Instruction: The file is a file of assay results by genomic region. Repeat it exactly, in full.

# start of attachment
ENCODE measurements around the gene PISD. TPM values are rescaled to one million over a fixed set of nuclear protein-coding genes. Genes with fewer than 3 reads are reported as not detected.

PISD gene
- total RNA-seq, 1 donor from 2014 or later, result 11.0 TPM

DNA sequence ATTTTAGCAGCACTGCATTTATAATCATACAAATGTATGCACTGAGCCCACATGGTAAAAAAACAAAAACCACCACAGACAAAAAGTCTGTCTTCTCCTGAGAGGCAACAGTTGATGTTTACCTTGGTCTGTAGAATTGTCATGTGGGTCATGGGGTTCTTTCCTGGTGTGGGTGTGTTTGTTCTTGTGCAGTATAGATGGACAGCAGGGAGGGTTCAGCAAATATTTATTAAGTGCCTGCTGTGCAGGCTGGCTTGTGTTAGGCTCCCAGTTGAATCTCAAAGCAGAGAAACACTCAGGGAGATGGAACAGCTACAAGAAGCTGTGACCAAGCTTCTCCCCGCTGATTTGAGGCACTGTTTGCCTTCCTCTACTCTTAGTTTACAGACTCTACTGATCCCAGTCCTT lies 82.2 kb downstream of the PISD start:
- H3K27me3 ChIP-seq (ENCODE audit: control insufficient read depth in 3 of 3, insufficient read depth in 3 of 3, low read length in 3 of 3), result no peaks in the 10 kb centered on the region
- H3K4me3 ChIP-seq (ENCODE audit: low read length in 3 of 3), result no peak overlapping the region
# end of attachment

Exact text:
ENCODE measurements around the gene PISD. TPM values are rescaled to one million over a fixed set of nuclear protein-coding genes. Genes with fewer than 3 reads are reported as not detected.

PISD gene
- total RNA-seq, 1 donor from 2014 or later, result 11.0 TPM

DNA sequence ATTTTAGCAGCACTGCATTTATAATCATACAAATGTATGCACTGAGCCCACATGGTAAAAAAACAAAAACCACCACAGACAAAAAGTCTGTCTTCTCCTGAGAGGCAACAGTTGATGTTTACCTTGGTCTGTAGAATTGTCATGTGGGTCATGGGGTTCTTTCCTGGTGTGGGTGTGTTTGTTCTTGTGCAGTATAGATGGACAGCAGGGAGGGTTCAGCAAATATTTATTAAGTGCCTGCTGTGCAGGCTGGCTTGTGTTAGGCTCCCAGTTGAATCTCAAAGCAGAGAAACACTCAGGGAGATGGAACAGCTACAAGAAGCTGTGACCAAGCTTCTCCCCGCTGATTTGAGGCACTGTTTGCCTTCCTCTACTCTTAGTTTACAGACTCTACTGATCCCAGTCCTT lies 82.2 kb downstream of the PISD start:
- H3K27me3 ChIP-seq (ENCODE audit: control insufficient read depth in 3 of 3, insufficient read depth in 3 of 3, low read length in 3 of 3), result no peaks in the 10 kb centered on the region
- H3K4me3 ChIP-seq (ENCODE audit: low read length in 3 of 3), result no peak overlapping the region